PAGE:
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Dorothy F. Bradac Glover, 70, of Jewett, passed away Aug. 24, 2021, at Gables Care Center in Hopedale, following a battle with cancer, with her family by her side. She was born Oct. 24, 1950, in Martins Ferry, Ohio, a daughter of the late Joseph and Margaret Shaw Bradac.

Dorothy graduated from Hopedale High School. In 1968 she married Robert L. Glover and was blessed with a daughter on Christmas Day. She worked for Judge Victor Rowland, Consolidation Coal Co., Puskarich Mining, and for 25 years, she owned and operated DFG Excavating. Dorothy was the president of the Harrison County Horseman Association, the Harrison County Historical Society, and the Harrison County Farm Bureau. She attended the Bethel United Methodist Church in Jewett, Ohio. She was an excellent businesswoman and thrived in a business most women didn’t work in. She was one of the hardest-working people around and was always willing to help anyone in need.

She was preceded in death by her parents, her brother, Danny Bradac, and her stepmothers, Jean and Joan Bradac. She is survived by her husband of 53 years, Robert L. Glover; her daughter, Kimberly (Ed) Smith of New Springfield, Ohio; 3 grandchildren: Emily Kate Willamson, Corey Hudson Williamson, and Charles Edward Smith; 4 sisters: Donna Carpenter of Illinois, Margaret Pizzino of Lewisburg, Ohio, Billie Dyer of Germano, Ohio, and Jean Ann McCullough of Florida.

Friends may call Friday, 2-4 and 6-9 p.m. and Saturday from 10 a.m. until time of funeral service at 11 a.m. at the Clark-Kirkland-Barr Funeral Home, 172 S. Main St., Cadiz, Ohio. Reverend Ray Ellenbaugh will officiate. Burial will follow at Cadiz Union Cemetery.
Online condolences may be made at www.clark-kirkland-barr.com. Memorial contributions may be made to the Harrison County Horsemans Association, c/o Sherri Hart, 46550 Old Hopedale Rd., Cadiz, Ohio 43907.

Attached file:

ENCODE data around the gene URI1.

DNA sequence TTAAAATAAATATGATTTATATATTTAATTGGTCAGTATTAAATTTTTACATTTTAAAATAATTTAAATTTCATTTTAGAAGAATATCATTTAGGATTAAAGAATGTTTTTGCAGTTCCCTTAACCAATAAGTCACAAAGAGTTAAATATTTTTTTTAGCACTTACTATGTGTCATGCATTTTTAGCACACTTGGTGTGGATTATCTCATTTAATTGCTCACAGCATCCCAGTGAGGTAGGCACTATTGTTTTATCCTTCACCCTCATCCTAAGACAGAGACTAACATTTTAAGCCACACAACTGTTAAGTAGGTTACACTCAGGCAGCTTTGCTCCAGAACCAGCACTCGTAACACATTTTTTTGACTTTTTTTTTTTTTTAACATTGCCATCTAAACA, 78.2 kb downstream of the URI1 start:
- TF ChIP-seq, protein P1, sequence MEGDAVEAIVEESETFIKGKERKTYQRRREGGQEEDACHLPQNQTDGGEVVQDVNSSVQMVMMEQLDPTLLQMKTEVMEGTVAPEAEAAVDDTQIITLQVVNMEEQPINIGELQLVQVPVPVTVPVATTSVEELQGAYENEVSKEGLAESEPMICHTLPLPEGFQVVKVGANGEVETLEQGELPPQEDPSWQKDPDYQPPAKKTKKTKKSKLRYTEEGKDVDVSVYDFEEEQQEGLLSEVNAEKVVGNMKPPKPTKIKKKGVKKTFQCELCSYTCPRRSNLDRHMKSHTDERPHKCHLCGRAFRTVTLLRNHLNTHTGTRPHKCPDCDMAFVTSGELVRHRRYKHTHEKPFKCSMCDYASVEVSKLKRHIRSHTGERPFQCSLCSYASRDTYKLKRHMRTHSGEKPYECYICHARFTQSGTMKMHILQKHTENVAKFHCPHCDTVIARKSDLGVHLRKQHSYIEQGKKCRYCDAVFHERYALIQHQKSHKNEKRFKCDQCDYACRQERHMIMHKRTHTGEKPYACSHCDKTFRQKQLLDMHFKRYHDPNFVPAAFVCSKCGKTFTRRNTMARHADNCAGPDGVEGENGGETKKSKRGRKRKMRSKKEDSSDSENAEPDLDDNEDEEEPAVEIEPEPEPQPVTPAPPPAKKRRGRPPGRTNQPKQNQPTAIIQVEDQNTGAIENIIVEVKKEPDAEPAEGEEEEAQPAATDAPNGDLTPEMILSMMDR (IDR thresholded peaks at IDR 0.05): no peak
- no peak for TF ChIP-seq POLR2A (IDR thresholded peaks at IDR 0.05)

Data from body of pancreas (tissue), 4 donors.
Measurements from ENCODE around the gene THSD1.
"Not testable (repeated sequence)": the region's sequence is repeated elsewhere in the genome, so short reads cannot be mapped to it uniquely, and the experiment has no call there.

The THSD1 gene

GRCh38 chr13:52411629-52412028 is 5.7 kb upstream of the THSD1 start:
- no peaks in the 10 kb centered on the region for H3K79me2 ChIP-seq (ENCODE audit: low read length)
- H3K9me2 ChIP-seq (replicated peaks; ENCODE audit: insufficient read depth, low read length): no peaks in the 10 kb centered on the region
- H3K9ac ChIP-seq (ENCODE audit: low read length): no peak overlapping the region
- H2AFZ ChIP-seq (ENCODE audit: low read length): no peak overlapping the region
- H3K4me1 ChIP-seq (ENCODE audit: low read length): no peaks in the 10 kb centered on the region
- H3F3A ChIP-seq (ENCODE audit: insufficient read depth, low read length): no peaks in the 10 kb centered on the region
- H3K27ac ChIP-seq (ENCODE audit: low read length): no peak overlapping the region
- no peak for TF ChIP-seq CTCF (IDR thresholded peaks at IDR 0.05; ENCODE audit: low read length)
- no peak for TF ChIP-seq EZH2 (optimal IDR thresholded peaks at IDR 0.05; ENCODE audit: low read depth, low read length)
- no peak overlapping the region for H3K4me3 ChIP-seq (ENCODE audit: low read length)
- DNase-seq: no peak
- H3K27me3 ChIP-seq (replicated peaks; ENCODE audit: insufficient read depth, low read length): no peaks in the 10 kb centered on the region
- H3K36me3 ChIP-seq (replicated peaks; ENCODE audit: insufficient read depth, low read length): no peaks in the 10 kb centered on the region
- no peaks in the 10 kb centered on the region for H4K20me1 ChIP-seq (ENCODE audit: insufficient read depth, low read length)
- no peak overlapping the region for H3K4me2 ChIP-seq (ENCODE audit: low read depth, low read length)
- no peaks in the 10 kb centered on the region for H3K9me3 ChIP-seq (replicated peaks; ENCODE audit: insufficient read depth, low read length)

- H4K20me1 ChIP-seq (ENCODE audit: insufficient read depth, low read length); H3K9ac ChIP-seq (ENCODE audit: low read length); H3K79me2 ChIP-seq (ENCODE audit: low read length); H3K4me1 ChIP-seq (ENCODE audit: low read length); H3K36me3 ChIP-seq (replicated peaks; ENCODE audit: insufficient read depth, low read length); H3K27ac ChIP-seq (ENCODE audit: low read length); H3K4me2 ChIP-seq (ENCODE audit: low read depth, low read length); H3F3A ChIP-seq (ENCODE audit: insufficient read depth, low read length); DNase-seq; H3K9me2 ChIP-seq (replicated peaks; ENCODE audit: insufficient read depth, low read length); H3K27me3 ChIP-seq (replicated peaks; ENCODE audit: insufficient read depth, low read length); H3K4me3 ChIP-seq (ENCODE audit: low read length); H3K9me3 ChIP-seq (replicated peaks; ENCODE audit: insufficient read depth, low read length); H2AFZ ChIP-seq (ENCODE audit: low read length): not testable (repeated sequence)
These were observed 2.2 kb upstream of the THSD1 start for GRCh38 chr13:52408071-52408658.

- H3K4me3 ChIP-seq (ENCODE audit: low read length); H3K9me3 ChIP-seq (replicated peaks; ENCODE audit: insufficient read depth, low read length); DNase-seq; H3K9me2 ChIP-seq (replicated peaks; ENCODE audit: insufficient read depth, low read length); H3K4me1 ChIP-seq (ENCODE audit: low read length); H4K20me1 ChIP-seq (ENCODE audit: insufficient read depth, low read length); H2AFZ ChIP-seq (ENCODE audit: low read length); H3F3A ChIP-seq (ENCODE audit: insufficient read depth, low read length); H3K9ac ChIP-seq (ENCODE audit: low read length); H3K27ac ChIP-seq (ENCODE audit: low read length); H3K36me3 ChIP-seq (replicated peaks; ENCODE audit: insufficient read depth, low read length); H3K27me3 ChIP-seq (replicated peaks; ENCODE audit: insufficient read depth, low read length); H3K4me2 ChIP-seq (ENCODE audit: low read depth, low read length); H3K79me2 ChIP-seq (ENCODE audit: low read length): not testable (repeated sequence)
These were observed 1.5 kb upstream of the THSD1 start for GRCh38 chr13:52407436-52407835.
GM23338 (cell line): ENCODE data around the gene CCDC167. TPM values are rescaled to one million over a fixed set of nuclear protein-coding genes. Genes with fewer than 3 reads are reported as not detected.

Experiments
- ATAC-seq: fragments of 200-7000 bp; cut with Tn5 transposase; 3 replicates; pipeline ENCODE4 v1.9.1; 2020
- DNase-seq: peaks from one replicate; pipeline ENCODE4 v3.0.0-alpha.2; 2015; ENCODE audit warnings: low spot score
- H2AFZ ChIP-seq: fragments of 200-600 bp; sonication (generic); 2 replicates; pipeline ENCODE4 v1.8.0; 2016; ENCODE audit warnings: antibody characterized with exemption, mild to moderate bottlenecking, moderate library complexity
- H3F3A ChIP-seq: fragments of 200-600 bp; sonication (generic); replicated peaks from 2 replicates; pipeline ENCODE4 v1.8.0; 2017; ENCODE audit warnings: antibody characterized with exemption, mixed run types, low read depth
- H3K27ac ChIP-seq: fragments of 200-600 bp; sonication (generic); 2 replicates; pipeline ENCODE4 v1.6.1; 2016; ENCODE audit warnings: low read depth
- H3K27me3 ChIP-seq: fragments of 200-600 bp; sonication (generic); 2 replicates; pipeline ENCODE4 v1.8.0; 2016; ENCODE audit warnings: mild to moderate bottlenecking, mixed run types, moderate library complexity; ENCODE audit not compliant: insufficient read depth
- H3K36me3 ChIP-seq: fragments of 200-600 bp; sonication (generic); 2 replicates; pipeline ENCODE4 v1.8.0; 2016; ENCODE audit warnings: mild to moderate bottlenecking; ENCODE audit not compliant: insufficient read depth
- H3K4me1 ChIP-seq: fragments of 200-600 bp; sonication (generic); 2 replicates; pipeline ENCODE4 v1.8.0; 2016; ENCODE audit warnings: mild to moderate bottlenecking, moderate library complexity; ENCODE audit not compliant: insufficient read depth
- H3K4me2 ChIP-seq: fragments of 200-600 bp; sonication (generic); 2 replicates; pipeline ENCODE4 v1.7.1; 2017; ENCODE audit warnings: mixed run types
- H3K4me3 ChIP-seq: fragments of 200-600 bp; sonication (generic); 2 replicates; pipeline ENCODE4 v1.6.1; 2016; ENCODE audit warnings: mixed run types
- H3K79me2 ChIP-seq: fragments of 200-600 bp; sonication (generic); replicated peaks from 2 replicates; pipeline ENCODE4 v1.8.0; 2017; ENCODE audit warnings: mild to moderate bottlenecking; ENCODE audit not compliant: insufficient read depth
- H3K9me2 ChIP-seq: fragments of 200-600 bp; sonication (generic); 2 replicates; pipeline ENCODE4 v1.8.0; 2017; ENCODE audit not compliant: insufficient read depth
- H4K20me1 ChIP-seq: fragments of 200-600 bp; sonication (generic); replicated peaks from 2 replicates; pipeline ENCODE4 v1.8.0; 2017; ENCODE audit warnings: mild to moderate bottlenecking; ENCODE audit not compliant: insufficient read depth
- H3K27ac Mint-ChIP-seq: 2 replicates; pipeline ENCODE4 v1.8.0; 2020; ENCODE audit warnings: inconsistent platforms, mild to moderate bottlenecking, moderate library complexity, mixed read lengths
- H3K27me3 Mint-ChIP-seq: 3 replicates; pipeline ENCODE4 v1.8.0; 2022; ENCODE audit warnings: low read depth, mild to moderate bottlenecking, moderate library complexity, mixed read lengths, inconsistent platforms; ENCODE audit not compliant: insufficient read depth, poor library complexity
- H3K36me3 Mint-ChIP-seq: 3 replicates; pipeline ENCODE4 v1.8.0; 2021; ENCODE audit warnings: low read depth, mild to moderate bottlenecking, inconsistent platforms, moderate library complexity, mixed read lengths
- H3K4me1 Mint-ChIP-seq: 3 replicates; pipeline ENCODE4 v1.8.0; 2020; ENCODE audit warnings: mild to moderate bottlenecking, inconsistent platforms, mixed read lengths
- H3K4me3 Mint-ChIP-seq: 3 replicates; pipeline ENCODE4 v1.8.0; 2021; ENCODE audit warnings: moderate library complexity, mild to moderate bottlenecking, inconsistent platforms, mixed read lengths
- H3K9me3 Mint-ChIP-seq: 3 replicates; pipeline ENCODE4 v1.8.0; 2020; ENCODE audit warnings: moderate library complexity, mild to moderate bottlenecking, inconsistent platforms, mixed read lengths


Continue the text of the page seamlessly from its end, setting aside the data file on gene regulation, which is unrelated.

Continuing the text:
Only 1 Ohio Valley county saw population growth in 2020 census

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HARRISON COUNTY—The 2020 Census results released last week, and as feared and possibly expected, the population dropped in many counties in the Ohio Valley, including Harrison County. But for overall Ohio, though, the population rose by more than 200,000 (2.3%).

With 36 people per square mile, Harrison County dropped in population by 1,381; an 8.7% decline caused a drop below 15,000 compared to 2010.

“I won’t pretend I’m qualified enough to dispute the census, but there’s no question our numbers are greater considering the transient worker population,” Harrison County commissioner Don Bethel explained. “The fact is that Harrison County is still attracting/retaining our own homegrown qualified youth who remain here or return after leaving to acquire secondary education, which hasn’t been the norm here for decades.” Bethel called it a positive sign for the county’s growth “and viability as a county.” 

Only one surrounding county, Tuscarawas, with 164.4 people per square mile, saw a rise in population: 92,582 in 2010 and 93,263 in 2020 (a 0.7% increase). With 159.9 people per square mile, Jefferson County dropped by 6.4% to 65,249 compared to 69,709 in 2010.

With just 67.7 people per square mile, Carroll County matched Harrison’s drop at 8.7%, losing about 2,100 of their population since 2010. And Belmont County dropped 5.5%, which was about 3,903 people.

Guernsey County had 73.6 people per square mile, and they dropped by 4.1%, a population loss of just under 2,000. Noble County saw a 3.6% drop with only 530 fewer people leaving with 35.5 people per square mile. Monroe County was on par with Harrison and Carroll Counties with a loss of 8.6%, a population loss of around 1,200.

2020 was the first census where people could respond online, and the results showed the U.S. population exploding to more than 331 million people. According to the census data, Ohio ranked quite well with a self-response percentage of 70.7 and ranked 12th in that area nationally.

“In 2020, the U.S. Census Bureau counted 331.4 million people living in the United States; more than three-quarters (77.9%) or 258.3 million were adults, 18 years or older — a 10.1% increase from 234.6 million in 2010. The aging of baby boomers, those born between 1946 and 1964, who were ages 57 to 75 in 2021, is partly driving the growth in the adult population,” according to the U.S. Census Bureau.

Interestingly, the U.S.’ northeast and south regions saw contrasting data; the highest percentage of a regional adult population lived in the north at 79.7%, but they also had the lowest rate of under-18s at 20.3%. The south was the opposite: their population was 77.5% adults and 22.5% under 18.